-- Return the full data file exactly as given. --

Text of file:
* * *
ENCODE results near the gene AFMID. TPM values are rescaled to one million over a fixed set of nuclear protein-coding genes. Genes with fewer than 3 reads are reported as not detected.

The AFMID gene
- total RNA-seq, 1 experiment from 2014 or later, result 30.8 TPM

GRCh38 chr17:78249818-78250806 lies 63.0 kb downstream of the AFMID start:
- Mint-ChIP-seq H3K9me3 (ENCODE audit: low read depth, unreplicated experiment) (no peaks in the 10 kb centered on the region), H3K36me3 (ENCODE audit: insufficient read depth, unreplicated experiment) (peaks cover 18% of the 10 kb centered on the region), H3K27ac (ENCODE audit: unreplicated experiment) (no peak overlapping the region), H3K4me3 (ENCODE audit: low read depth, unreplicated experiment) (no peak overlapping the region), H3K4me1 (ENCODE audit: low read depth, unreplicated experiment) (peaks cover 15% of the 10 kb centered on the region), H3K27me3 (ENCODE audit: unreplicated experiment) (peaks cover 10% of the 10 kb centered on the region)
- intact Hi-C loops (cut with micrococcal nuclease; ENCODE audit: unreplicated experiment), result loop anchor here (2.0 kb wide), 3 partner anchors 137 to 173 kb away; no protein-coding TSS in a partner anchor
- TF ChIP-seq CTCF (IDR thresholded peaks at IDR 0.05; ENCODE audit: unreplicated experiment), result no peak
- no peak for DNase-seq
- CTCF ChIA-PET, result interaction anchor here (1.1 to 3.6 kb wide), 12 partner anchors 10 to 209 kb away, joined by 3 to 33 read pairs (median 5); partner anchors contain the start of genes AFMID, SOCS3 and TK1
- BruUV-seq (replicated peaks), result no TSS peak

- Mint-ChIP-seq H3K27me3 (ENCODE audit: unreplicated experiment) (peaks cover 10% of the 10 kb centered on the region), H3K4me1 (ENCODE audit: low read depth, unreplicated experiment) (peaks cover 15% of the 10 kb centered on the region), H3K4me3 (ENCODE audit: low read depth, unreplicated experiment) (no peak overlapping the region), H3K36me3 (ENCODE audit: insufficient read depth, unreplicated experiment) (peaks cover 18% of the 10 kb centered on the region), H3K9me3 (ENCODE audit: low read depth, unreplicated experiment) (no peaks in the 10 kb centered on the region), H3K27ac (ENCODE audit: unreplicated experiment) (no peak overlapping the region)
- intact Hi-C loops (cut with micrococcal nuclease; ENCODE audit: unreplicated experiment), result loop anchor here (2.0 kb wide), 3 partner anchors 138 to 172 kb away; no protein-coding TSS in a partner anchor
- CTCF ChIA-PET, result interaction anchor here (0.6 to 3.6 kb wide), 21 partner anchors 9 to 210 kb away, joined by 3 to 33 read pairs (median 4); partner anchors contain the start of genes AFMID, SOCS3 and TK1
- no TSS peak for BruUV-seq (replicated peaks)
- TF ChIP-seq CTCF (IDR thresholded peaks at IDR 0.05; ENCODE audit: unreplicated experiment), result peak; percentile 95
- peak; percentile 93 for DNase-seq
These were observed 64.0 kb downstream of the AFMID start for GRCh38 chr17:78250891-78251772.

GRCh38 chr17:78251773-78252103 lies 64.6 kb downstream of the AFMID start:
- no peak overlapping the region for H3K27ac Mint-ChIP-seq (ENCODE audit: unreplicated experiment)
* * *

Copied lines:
ENCODE results near the gene AFMID. TPM values are rescaled to one million over a fixed set of nuclear protein-coding genes. Genes with fewer than 3 reads are reported as not detected.

The AFMID gene
- total RNA-seq, 1 experiment from 2014 or later, result 30.8 TPM

GRCh38 chr17:78249818-78250806 lies 63.0 kb downstream of the AFMID start:
- Mint-ChIP-seq H3K9me3 (ENCODE audit: low read depth, unreplicated experiment) (no peaks in the 10 kb centered on the region), H3K36me3 (ENCODE audit: insufficient read depth, unreplicated experiment) (peaks cover 18% of the 10 kb centered on the region), H3K27ac (ENCODE audit: unreplicated experiment) (no peak overlapping the region), H3K4me3 (ENCODE audit: low read depth, unreplicated experiment) (no peak overlapping the region), H3K4me1 (ENCODE audit: low read depth, unreplicated experiment) (peaks cover 15% of the 10 kb centered on the region), H3K27me3 (ENCODE audit: unreplicated experiment) (peaks cover 10% of the 10 kb centered on the region)
- intact Hi-C loops (cut with micrococcal nuclease; ENCODE audit: unreplicated experiment), result loop anchor here (2.0 kb wide), 3 partner anchors 137 to 173 kb away; no protein-coding TSS in a partner anchor
- TF ChIP-seq CTCF (IDR thresholded peaks at IDR 0.05; ENCODE audit: unreplicated experiment), result no peak
- no peak for DNase-seq
- CTCF ChIA-PET, result interaction anchor here (1.1 to 3.6 kb wide), 12 partner anchors 10 to 209 kb away, joined by 3 to 33 read pairs (median 5); partner anchors contain the start of genes AFMID, SOCS3 and TK1
- BruUV-seq (replicated peaks), result no TSS peak

- Mint-ChIP-seq H3K27me3 (ENCODE audit: unreplicated experiment) (peaks cover 10% of the 10 kb centered on the region), H3K4me1 (ENCODE audit: low read depth, unreplicated experiment) (peaks cover 15% of the 10 kb centered on the region), H3K4me3 (ENCODE audit: low read depth, unreplicated experiment) (no peak overlapping the region), H3K36me3 (ENCODE audit: insufficient read depth, unreplicated experiment) (peaks cover 18% of the 10 kb centered on the region), H3K9me3 (ENCODE audit: low read depth, unreplicated experiment) (no peaks in the 10 kb centered on the region), H3K27ac (ENCODE audit: unreplicated experiment) (no peak overlapping the region)
- intact Hi-C loops (cut with micrococcal nuclease; ENCODE audit: unreplicated experiment), result loop anchor here (2.0 kb wide), 3 partner anchors 138 to 172 kb away; no protein-coding TSS in a partner anchor
- CTCF ChIA-PET, result interaction anchor here (0.6 to 3.6 kb wide), 21 partner anchors 9 to 210 kb away, joined by 3 to 33 read pairs (median 4); partner anchors contain the start of genes AFMID, SOCS3 and TK1
- no TSS peak for BruUV-seq (replicated peaks)
- TF ChIP-seq CTCF (IDR thresholded peaks at IDR 0.05; ENCODE audit: unreplicated experiment), result peak; percentile 95
- peak; percentile 93 for DNase-seq
These were observed 64.0 kb downstream of the AFMID start for GRCh38 chr17:78250891-78251772.

GRCh38 chr17:78251773-78252103 lies 64.6 kb downstream of the AFMID start:
- no peak overlapping the region for H3K27ac Mint-ChIP-seq (ENCODE audit: unreplicated experiment)